Hexo.io is a blogging framework made by Tommy Chen in 2012 using Node.js. It has support for plug-ins and themes which allow you to make your blog in any style possible. You start by setting it up in a simple few lines in the CLI and write your post in markdown.
In fact this blog was made entirely in Hexo.io. My personal use case for it is that other blog sites might charge either the blog maker or the blog reader. While this might not be the case for some others, Hexo fit my demands the best.
You do not need to use Hexo for your blog, you can use Wordpress, Medium, or Tumblr for your blog. But Hexo gives you total control of the blog and is very easy to customize and setup. Also Hexo is 100% free and relies entirely on donations and volunteers. You can also run it on any machine you want, along with it being directly supported by Github Pages and many options for use on your own domain.
Installing Hexo is as easy as a few lines in your command line. If this is your first time using the command line (don’t be scared as it is very easy to understand how to use it. The first step in installing Hexo is to install npm (node package manager). You will need to install node.js for this but both are very easy to install. You can check if you have these installed by doing
npm -v and
node -v. If neither of these commands output anything then follow the instructions at the npm website. With both of those installed, you just need to run this command, in your terminal.
npm install hexo-cli -g
After running this command, wait until it is finished installing and then run these commands to setup a new folder for you hexo blogs.
hexo init blog
Those commands may seem confusing but I will explain. The
hexo init blog creates a folder titled blog and puts all of the files needed for a hexo blog inside of it.
cd blog is just changing your terminal directory to be within that blog folder.
npm install installs all of the needed dependencies for your blog from what is listed in the blog folder.
hexo server runs hexo locally on your machine with the default hexo theme and settings.
For this step you will need a text editor, the ones that come built in with your computer will be sufficient. If you look inside of your blog folder, you will see these files:
config_yml file is the one we will be using. Open it up in your text editor and change it to your liking. You can read more about what each one of these options do and what the default is on the hexo website.
Once finished, with the editing of the settings for your blog, it is time to create your first blog post.
To make a new blog post you need to type some more termianl commands. The first one is to create the blog post file. This is done by running the command
hexo new followed by the type of layout and the title. There are three different types of layouts. The layout called draft is for when publishing the blog post, it does not include it until you run a command on it. The layout called post creates a new blog post that will be included when publishing it. The final layout is the page layout that will create a new page for your blog. I reccomend sticking with the draft layout as it is the safest to use. Once you have decided on a layout, run the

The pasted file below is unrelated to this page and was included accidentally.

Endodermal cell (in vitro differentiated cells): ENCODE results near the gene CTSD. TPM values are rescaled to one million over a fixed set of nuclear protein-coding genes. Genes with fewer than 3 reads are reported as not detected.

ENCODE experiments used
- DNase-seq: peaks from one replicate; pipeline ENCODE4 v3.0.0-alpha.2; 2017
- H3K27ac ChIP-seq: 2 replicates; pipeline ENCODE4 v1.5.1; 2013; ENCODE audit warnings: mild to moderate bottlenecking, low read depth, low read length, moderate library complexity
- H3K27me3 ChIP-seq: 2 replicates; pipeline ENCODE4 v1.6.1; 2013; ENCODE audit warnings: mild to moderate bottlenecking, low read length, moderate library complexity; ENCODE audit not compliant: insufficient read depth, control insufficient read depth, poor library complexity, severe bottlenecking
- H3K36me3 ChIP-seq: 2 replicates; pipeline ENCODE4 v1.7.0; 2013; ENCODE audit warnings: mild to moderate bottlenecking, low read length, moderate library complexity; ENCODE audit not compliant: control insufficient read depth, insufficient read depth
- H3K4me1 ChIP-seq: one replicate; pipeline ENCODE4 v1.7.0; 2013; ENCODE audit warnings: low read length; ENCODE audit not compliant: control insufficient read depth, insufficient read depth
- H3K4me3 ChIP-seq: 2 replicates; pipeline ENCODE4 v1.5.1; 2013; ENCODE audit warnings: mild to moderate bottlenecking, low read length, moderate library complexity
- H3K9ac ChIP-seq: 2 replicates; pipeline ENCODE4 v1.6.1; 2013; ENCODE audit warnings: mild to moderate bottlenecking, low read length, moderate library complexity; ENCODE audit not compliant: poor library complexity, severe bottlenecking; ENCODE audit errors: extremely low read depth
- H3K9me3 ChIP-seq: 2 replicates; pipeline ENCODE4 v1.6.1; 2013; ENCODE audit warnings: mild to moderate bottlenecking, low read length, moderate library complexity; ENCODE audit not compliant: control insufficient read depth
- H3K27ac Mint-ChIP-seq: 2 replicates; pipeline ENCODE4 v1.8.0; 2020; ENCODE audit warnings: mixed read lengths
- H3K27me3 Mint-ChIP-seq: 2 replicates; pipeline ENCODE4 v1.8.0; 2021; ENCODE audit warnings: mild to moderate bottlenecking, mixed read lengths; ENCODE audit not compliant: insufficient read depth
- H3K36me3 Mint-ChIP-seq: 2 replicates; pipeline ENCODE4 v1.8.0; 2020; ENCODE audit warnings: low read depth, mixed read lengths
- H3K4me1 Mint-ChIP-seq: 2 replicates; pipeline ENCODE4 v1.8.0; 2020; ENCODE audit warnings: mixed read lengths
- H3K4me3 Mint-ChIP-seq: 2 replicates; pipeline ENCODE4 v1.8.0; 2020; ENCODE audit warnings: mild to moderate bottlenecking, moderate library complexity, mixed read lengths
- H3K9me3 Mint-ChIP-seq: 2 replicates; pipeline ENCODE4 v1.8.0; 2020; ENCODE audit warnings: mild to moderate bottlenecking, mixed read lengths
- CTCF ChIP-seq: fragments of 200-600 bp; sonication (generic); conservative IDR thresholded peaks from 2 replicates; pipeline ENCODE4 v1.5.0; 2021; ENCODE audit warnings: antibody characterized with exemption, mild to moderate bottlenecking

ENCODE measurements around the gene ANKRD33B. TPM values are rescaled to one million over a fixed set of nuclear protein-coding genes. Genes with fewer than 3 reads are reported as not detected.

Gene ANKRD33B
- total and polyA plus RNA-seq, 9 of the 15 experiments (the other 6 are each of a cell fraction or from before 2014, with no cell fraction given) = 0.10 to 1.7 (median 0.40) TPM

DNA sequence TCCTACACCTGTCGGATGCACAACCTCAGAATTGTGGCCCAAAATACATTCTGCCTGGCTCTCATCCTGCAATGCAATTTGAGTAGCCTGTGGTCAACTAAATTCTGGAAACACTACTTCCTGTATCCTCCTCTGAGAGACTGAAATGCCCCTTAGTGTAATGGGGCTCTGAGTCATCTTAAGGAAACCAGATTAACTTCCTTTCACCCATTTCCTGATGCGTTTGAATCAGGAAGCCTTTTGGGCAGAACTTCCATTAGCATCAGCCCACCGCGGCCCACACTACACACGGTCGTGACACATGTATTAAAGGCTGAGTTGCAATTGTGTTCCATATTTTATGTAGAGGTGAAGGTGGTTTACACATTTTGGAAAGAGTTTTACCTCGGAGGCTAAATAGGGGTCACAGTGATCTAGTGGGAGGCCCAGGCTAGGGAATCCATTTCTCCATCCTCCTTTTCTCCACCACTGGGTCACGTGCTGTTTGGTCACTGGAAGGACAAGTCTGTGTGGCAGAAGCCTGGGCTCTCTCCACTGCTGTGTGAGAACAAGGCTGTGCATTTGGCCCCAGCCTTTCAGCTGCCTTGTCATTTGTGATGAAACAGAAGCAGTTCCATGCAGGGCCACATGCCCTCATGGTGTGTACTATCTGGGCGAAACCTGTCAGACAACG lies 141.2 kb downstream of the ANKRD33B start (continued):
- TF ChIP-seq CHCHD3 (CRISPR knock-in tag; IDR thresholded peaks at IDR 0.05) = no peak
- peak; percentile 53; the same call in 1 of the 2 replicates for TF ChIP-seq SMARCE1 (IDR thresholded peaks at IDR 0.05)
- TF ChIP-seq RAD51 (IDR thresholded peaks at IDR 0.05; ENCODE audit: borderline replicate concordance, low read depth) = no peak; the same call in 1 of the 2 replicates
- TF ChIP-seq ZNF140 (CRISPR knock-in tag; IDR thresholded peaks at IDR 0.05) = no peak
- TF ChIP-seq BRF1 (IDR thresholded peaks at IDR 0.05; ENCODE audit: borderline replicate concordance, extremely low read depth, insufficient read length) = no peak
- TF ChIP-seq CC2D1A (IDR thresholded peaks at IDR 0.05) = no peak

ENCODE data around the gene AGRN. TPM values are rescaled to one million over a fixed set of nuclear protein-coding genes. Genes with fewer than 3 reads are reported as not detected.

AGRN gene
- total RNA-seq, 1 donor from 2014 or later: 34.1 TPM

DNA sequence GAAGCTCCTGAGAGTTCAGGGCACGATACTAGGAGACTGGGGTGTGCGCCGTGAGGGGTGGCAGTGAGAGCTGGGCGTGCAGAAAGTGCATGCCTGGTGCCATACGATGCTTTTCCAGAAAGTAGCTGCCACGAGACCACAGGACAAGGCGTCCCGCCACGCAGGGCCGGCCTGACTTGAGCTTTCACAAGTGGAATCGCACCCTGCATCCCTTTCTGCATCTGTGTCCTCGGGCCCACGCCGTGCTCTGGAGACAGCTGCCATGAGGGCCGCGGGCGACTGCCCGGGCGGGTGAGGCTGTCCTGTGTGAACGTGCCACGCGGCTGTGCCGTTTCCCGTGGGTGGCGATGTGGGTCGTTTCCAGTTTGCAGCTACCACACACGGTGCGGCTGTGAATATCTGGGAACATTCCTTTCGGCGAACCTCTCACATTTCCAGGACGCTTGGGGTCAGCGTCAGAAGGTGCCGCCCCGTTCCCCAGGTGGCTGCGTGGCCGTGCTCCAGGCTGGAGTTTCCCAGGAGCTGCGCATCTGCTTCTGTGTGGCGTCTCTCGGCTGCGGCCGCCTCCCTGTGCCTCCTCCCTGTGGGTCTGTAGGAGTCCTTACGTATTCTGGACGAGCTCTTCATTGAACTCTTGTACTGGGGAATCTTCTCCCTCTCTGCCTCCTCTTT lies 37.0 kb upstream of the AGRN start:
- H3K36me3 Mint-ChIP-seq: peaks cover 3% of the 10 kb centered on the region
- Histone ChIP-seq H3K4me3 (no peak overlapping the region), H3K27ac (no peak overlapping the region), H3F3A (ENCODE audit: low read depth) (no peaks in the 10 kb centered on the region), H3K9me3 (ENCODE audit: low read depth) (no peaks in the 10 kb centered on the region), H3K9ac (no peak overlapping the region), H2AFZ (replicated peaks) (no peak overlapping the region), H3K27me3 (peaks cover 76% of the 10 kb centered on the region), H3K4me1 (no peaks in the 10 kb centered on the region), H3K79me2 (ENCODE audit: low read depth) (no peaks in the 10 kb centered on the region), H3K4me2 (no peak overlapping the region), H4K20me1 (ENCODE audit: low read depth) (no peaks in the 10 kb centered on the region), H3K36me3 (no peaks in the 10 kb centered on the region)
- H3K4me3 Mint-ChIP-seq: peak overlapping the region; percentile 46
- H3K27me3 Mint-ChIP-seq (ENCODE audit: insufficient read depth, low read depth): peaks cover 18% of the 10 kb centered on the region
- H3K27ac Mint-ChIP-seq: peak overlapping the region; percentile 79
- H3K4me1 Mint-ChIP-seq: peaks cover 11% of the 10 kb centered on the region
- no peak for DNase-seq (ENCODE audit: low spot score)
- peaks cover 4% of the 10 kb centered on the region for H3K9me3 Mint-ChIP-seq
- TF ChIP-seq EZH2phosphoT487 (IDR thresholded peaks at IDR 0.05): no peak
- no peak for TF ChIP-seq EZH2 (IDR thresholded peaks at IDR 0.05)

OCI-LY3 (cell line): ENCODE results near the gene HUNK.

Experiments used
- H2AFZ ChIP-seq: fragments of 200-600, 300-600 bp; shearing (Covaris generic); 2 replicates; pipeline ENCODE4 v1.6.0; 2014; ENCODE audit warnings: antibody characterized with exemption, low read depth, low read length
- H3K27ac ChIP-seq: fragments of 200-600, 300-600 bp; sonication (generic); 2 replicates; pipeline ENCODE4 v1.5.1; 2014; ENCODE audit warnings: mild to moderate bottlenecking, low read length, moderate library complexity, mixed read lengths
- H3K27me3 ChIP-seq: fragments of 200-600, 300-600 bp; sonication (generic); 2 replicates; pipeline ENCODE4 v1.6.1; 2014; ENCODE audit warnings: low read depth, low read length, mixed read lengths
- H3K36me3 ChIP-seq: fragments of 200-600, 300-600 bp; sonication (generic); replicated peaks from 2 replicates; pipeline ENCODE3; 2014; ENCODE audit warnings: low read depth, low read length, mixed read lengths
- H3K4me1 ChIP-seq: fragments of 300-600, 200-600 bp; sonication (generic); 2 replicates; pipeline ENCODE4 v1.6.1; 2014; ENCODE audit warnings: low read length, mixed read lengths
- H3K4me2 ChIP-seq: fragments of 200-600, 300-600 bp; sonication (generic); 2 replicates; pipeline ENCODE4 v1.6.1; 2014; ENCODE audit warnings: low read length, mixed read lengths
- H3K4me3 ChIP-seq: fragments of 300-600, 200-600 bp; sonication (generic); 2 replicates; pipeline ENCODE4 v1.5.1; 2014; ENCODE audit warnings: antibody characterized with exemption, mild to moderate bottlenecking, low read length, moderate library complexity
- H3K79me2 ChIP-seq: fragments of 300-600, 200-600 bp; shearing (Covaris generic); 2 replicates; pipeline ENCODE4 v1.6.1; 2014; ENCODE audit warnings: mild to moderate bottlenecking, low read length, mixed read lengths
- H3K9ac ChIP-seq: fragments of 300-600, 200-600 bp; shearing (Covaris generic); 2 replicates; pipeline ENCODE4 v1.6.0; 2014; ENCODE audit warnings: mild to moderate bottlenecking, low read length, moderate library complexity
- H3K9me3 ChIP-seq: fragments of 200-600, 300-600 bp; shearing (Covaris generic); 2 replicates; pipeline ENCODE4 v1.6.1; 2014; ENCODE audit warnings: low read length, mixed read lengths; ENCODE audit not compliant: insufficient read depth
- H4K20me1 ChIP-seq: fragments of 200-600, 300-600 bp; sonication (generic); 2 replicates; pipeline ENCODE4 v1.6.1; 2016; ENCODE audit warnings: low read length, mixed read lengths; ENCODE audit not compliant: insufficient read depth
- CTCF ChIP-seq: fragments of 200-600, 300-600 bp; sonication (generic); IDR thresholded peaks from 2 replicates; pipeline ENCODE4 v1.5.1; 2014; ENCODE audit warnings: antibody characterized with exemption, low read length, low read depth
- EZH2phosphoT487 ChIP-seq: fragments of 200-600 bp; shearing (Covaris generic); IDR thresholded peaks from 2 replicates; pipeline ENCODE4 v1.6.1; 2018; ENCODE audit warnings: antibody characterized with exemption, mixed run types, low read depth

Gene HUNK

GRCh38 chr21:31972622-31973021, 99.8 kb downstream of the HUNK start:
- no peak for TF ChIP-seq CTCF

hexo new command but with the layout after it and a title in quotes. Like the following,
hexo new draft "my-great-blog-post". This will make a file in the source folder, open up your .md file with your text editor and start typing up your blog post, since it supports markdown, it can have style. Once you have finished writing your blog post it is time to wrap it up.
Once you have saved your blog post, it needs to be viewed. Hexo makes this very easy to do. If you have selected a draft run the following the command,
hexo publish draft filename
Run the command but replace the filename with the name of your blog post file, usually ending in the .md. To view your blog post locally just the ame server command as before,
This will start a local server usually with the link,
Since this is a local link, only you can see it. To make your files ready for posting, just do
This will make all of your files ready for posting. From here there should be a folder titled public, inside of it all of the files you need to put it on your website.
Once you have Hexo setup, making another post is easy as running those same commands. You can trust that this will work because I ran all of the same steps to make this post. Hexo has a great community and offers a lot of different ways to tweak it. This post was only an introduction to the Hexo framework and I hope that you can succeed in your blogs.